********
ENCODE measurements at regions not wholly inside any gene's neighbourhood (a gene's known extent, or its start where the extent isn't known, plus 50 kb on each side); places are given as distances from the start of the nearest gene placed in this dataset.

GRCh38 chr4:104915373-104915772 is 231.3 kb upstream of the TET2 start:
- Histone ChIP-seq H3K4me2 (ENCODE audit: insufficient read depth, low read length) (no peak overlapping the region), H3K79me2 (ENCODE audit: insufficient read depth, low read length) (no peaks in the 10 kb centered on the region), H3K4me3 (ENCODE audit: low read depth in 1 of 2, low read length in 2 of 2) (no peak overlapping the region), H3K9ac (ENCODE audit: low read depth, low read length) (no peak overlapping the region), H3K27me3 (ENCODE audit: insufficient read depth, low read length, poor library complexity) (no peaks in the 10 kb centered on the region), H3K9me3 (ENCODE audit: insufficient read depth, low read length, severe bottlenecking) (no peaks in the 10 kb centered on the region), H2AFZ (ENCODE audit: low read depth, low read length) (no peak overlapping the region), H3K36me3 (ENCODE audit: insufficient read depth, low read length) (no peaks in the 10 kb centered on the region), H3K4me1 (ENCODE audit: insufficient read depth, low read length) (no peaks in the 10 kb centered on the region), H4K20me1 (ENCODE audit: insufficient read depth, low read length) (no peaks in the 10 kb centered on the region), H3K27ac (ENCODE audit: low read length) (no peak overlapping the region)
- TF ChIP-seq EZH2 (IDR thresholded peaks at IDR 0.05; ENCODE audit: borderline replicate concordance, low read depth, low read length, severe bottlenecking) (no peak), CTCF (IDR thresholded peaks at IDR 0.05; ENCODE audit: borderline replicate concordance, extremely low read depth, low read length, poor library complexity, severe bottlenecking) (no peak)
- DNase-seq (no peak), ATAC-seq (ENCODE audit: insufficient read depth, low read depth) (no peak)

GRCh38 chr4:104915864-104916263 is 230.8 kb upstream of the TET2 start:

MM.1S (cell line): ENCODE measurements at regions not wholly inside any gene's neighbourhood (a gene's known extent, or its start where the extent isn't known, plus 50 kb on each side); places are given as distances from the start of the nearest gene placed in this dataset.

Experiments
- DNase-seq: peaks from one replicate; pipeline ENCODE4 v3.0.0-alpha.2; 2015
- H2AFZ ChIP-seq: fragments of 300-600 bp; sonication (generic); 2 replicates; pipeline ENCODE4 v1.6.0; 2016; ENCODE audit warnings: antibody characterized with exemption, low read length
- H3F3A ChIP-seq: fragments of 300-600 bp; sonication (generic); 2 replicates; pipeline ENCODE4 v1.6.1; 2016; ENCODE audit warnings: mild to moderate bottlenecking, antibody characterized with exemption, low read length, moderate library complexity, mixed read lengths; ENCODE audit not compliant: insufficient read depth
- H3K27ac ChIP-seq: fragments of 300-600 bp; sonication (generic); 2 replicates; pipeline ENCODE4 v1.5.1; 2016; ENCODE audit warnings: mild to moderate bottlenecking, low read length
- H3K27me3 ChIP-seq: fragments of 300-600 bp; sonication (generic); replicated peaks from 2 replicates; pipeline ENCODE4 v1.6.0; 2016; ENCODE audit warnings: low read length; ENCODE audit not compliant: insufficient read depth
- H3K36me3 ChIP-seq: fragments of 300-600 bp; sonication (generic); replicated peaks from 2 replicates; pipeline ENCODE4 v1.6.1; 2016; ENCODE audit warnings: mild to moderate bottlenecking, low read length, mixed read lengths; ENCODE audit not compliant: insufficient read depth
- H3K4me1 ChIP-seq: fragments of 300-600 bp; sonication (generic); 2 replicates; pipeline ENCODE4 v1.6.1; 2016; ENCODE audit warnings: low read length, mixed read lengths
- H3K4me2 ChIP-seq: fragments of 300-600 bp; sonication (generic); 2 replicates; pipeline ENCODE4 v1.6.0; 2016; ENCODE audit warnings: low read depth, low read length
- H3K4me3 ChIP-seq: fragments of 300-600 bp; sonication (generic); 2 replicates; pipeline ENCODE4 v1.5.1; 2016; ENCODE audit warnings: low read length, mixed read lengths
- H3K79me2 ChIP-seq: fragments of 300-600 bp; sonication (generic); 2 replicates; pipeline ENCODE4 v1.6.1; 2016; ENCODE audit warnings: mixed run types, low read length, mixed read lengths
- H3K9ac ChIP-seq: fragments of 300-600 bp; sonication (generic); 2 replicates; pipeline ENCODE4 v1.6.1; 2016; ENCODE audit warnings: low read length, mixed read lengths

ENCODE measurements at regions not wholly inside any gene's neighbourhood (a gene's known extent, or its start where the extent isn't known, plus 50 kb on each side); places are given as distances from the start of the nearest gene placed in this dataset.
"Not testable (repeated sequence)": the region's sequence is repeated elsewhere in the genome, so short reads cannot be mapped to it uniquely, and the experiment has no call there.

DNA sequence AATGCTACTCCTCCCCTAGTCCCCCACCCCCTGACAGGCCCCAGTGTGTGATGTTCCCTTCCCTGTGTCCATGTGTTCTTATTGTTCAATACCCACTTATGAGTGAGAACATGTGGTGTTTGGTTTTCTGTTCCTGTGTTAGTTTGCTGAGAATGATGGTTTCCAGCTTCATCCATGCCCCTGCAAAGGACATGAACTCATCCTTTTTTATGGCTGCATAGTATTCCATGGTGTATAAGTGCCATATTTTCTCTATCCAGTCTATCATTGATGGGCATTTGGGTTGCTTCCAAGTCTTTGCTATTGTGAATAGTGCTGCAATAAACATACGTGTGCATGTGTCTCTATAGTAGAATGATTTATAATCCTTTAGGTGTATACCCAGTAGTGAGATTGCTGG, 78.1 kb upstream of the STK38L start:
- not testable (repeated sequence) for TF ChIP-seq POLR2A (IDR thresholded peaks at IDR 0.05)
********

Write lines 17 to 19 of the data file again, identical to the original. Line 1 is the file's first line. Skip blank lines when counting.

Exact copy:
- H3K4me3 ChIP-seq: fragments of 300-600 bp; sonication (generic); 2 replicates; pipeline ENCODE4 v1.5.1; 2016; ENCODE audit warnings: low read length, mixed read lengths
- H3K79me2 ChIP-seq: fragments of 300-600 bp; sonication (generic); 2 replicates; pipeline ENCODE4 v1.6.1; 2016; ENCODE audit warnings: mixed run types, low read length, mixed read lengths
- H3K9ac ChIP-seq: fragments of 300-600 bp; sonication (generic); 2 replicates; pipeline ENCODE4 v1.6.1; 2016; ENCODE audit warnings: low read length, mixed read lengths